DEPT. OF SURVIVORS
FORMER ENEMIES MEET IN
MEMORY OF FOUR MARTYRS
The New Yorker Magazine
February 21&28, 2000
At breakfast the other day, in a Washington hotel, Kurt Röser was reminiscing about his life in the German Navy
during the Second World War, and especially about the night of February 3, 1943, when his submarine sank an American trooptransport ship, the Dorchester, off the coast of Greenland. Six hundred and seventyseven of the
nine hundred and two men on board were killed. Among the American dead were four Army chaplains a Methodist, a Dutch Reformed, a Catholic, and a Jew who gave their life jackets to others, then
joined hands and, praying aloud, went down with the ship. At the time, of course, Kurt Röser and his U-boat mates had no idea of this scene of martyrdom. As soon as their torpedo
detonated against the American ship, the Germans fled, and before long the pinging of sonar from a Coast Guard cutter told them that they were being pursued. Depth charges began
exploding around them. "We were full of fear," Röser recalled. Then, nodding at a whitebearded man who was seated beside him at the breakfast table, he said, "I can't believe
that such a sympathetic, kindly man would ever have wanted to kill me."
"I feel the same about Kurt," the man with the beard said. He was Dick Swanson, of Mead,
Nebraska, and on the night the Dorchester sank he was the sonar operator on the Coast Guard cutter Comanche, which had hunted Röser's U-boat. Looking back, Swanson found it hard to
comprehend that his ship had been sent after the Germans when there was still an opportunity to save Americans from the freezing North Atlantic. The Comanche did ultimately pick up
several lifeboats from the Dorchester, rescuing a total of ninetythree men. But what stuck most stubbornly in Swanson's memory of the night was the image of the red lights that were affixed to
the life jackets of the men in the water. "We steamed through acres of those little red lights, just acres of them, bobbing," he said. "That meant those men were alive when they hit the water,
because you had to turn those lights on manually. Now they were all dead, and the guys on our deck were all muttering, 'The bastards,' meaning the Germans." Swanson nodded at Röser "Meaning this guy here."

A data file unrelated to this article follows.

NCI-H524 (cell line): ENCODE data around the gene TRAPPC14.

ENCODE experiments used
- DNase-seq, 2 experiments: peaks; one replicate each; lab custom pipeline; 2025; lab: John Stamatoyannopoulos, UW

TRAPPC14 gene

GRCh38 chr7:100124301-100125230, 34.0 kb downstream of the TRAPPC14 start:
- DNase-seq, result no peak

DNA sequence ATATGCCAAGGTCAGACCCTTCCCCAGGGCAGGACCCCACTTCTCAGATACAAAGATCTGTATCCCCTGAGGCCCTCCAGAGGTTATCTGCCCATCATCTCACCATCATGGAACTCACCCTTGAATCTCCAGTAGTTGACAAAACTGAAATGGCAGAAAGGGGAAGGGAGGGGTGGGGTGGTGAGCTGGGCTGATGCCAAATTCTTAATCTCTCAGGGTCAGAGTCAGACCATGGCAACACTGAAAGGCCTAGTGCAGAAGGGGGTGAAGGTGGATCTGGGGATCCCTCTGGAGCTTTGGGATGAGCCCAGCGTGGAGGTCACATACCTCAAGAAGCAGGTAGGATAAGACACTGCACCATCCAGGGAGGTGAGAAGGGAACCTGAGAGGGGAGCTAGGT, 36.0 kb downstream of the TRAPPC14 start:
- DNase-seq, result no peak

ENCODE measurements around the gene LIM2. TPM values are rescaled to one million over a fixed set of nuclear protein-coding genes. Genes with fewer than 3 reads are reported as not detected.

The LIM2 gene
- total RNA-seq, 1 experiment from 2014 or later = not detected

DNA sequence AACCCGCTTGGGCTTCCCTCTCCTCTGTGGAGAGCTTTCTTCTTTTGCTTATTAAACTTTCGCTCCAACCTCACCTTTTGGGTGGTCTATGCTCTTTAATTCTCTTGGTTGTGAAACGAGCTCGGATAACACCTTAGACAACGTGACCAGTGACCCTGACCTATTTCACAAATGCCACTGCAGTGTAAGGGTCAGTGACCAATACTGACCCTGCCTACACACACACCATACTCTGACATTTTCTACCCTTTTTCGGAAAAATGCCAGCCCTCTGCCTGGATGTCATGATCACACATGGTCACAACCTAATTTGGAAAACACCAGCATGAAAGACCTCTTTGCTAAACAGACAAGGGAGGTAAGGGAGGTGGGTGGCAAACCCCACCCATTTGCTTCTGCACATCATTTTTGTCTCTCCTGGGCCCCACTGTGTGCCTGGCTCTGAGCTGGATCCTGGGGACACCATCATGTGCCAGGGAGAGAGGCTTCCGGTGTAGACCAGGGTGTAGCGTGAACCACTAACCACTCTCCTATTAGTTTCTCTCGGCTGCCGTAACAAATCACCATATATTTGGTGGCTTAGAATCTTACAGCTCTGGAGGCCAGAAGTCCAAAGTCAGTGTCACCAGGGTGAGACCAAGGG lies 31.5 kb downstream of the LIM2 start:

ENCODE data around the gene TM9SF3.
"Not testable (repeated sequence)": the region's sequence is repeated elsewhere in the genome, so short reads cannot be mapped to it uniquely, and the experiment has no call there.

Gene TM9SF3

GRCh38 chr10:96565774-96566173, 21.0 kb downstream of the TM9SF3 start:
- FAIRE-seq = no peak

Röser smiled, and Swanson, who is seventyseven, said, "It's a feeling of relief that at last we've met." They had been brought together, along with three survivors of the Dorchester, and one of
Röser's U-boat comrades, by David Fox, the nephew of the Methodist chaplain who gave his life on the Dorchester, and the executive director of the Immortal Chaplains Foundation, in
Minneapolis, whose motto is "If we can die together, can't we live together?"
One of the Dorchester's survivors, Ben Epstein, said that when Fox first proposed a
"reconciliation" weekend with the crew of the German Uboat, he could not accept the idea. But when he met Röser and his comrade, Gerhard Buske, he found them to be "very warm." He
also learned that Buske and Röser knew what it was like to lose one's shipmates; a year after torpedoing the Dorchester, their own submarine was sunk by four British destroyers. Both men
had spent the rest of the war as prisoners. Röser was sent to Mississippi, where he was put to work sandbagging the levee against flooding and picking cotton; and Buske settled into an
officers' camp in Canada, where he played the trombone in a Glenn Millerstyle band.
During their trip to Washington, the German and American veterans visited the Holocaust
Memorial Museum, and Ben Epstein said the Germans "were very affected," sobbing openly. They also paid a joint visit to Theresa Goode Kaplan, the eightyeightyearold widow of the
Dorchester's Jewish chaplain, at her home in Chevy Chase. She shook the Germans' hands, and accepted their expressions of respect for her husband and for her suffering. When the room
was silent, Gerhard Buske produced a harmonica, raised his hands to his mouth, and blew out a slow, warbling rendition of "Amazing Grace." Everyone clapped. Then the room lapsed back into silence.